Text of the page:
The year 1365 N.A. (New Age)
Humanspeak: ‘Valley Ruins’
Kanemalryn: ‘Penemastaeyn al Fayan’
[peh-neh-mah-stay-n ahl FEY-ahn]
“It’s just a crypt, Nathan, calm down.”
“It’s the crypt of a dead witch! This was such a bad idea! Don’t tell me to calm down.”
James snorted and rolled up his sleeves.
“Paranoid much? Don’t worry,” he said, grinning. “The dead can’t hurt you.”
He grinned, looking creepy in the half-light of the stone mausoleum.
“Not even the dead witches.”
Nathan frowned, running his hands through his hair nervously. Dangerous or not, stealing from the deceased felt wrong. It was such easy pickings, though- if it meant feeding his siblings, what could he do? It wasn’t as if the dead were using the riches, after all. Not even the dead witches.
The witch graveyards were, surprisingly, left unguarded. James said it was it was because they had over-inflated egos and believed no one would ever steal from them. Most others maintained it was because the graveyards were cursed.
Nathan didn’t know which was true, but he solemnly hoped he was not picking up a curse. It was the last thing he needed.
James clicked his tongue.
“Are you gonna help, or just stand there looking sad?”
He gestured to the coffin, a heavy, solid mass of rock. The top had already been lifted away, removed by a team of men that James had found somewhere. They disappeared promptly afterward, and Nathan didn’t know where they had gone. He didn’t want to know.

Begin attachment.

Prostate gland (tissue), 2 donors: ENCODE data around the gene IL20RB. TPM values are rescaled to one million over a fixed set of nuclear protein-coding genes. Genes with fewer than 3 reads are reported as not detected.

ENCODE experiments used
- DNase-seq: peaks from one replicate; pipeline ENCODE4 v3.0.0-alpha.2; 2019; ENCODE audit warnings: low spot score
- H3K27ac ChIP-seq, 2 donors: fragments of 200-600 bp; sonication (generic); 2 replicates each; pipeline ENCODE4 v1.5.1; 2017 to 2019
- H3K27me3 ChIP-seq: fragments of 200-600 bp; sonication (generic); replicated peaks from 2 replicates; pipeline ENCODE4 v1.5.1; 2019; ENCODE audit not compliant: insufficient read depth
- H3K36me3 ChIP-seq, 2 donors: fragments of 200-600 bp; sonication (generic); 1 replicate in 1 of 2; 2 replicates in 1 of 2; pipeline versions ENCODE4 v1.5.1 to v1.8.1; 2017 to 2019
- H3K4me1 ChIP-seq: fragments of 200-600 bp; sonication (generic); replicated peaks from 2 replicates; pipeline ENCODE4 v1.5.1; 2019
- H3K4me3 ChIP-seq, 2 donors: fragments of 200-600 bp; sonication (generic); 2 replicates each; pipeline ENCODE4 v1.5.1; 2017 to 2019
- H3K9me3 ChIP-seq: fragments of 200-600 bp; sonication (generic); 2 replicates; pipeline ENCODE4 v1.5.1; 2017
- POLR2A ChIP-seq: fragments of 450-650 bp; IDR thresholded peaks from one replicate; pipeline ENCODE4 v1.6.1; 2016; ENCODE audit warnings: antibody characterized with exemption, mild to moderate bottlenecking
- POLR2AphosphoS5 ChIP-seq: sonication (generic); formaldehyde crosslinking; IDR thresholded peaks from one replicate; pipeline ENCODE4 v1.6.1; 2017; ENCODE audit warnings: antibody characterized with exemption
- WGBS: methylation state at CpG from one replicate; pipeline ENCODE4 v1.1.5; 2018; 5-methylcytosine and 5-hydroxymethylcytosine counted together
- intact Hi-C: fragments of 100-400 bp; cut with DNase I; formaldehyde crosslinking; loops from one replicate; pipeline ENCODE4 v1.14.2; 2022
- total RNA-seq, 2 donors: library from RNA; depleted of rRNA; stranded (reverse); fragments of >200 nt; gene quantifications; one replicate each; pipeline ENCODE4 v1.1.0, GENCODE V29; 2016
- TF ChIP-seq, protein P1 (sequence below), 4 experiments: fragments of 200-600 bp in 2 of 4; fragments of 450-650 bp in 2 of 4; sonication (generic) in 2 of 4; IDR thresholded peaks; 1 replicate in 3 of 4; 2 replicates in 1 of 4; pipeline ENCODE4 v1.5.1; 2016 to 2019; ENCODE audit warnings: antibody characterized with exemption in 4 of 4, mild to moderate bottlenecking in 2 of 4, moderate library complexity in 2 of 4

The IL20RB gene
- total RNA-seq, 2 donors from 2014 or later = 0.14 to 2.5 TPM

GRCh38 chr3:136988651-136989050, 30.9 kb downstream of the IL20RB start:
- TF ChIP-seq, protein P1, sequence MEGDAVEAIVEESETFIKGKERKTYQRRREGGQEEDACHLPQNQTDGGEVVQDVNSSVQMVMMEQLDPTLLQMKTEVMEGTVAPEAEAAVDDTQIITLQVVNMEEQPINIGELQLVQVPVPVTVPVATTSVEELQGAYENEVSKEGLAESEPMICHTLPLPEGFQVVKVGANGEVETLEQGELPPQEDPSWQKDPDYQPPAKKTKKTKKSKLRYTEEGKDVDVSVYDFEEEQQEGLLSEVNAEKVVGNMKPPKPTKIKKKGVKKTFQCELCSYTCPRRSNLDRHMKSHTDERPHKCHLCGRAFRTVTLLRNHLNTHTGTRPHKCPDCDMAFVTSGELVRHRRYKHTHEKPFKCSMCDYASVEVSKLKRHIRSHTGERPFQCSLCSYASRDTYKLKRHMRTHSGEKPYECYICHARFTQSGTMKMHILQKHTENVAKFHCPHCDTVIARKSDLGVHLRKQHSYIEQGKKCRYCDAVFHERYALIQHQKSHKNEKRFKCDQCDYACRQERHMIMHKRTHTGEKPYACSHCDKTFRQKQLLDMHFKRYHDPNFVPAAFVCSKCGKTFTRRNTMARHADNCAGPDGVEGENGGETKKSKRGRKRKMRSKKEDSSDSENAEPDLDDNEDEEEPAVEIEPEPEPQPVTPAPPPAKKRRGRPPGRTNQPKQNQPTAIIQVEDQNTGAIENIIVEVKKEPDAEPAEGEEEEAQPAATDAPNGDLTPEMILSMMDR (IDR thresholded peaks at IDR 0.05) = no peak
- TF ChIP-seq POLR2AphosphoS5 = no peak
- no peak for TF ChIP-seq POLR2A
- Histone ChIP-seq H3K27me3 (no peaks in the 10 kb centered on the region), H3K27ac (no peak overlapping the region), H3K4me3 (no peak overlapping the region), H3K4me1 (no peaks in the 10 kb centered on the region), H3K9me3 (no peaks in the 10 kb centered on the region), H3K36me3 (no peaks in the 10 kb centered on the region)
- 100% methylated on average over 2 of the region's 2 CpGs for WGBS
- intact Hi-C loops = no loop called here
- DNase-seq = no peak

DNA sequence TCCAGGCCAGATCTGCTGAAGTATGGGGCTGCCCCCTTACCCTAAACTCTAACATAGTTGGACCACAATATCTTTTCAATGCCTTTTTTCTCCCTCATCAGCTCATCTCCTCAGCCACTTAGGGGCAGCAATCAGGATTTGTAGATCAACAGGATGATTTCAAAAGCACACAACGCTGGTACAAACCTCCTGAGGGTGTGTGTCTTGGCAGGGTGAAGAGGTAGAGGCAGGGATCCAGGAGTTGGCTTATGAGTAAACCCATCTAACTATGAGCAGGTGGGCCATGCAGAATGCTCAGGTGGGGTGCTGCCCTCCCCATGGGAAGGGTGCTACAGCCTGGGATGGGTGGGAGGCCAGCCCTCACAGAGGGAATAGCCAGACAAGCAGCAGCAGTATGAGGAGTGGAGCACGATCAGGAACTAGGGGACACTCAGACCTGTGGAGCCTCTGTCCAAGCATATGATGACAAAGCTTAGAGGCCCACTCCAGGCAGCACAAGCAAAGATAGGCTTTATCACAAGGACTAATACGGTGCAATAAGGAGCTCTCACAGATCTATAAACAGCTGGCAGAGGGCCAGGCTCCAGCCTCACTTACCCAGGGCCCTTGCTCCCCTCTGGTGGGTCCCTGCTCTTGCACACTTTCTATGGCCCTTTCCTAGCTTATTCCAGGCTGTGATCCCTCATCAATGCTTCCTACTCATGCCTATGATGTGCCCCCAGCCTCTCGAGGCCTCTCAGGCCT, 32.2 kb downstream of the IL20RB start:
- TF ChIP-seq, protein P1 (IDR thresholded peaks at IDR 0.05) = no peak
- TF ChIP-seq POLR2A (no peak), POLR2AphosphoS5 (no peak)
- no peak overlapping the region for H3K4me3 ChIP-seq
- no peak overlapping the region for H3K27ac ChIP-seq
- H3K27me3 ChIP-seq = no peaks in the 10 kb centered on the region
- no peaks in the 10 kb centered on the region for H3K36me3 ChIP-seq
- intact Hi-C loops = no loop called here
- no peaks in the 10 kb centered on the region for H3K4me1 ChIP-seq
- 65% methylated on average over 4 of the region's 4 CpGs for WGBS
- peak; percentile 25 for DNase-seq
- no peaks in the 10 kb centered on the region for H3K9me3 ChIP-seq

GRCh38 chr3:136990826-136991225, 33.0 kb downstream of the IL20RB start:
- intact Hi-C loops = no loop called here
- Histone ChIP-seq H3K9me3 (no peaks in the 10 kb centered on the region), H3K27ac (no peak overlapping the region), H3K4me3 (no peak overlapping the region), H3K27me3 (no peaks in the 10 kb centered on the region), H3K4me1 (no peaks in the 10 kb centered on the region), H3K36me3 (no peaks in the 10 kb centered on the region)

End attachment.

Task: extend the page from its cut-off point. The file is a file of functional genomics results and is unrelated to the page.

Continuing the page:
All that was left was the wooden lid of the inner coffin, richly carved and inlaid with gold. It would have been incredibly valuable, but James said it was too heavy. They would just have to settle for the jewelry inside.
They took out their knives, chipping away at the semi-opaque red substance that sealed the casket, dried in dripping rivulet like wax on a candle. Nathan remembered, from a history lesson years previously, that it was made from the sap of the Dameschia tree. The tree had gone extinct more than a hundred years previously, but here they were, chipping away at the sap of tree that had died centuries ago, to get to a body laid to rest more than half a millennium previously. Nathan found the idea mind-blowing. He peered at James to gauge his reaction, but his companion merely looked hungry, his faced twisted up in an ugly expression that one could only describe as greed.
Finally, James raised his hand.
“I think that’s good enough.”
The knives were set aside, and then came the struggle, first, to gain a handhold between the lid and bottom of the coffin, and then to lift the lid. As they finally lifted it up, it made a ‘pop’. They laid the wooden lid against the wall, and looked down at the body.
The corpse was old and partially mummified. Her hair, aged and brittle as it was, still framed her face in tumbling pale curls. She had been dead a while, that was obvious, but was, overall remarkably preserved.
Nathan had been expecting a revolting odor, but there was none. Instead, the coffin smelled of old books with a faint scent of perfume. That was preferable. It made it feel less like they were stealing from the unfortunate dead.
“She was a queen, wasn’t she? Where’s the jewels? The gold?”
He reached into the stone coffin, rooting through the layers of fabric that surrounded the centuries-old corpse.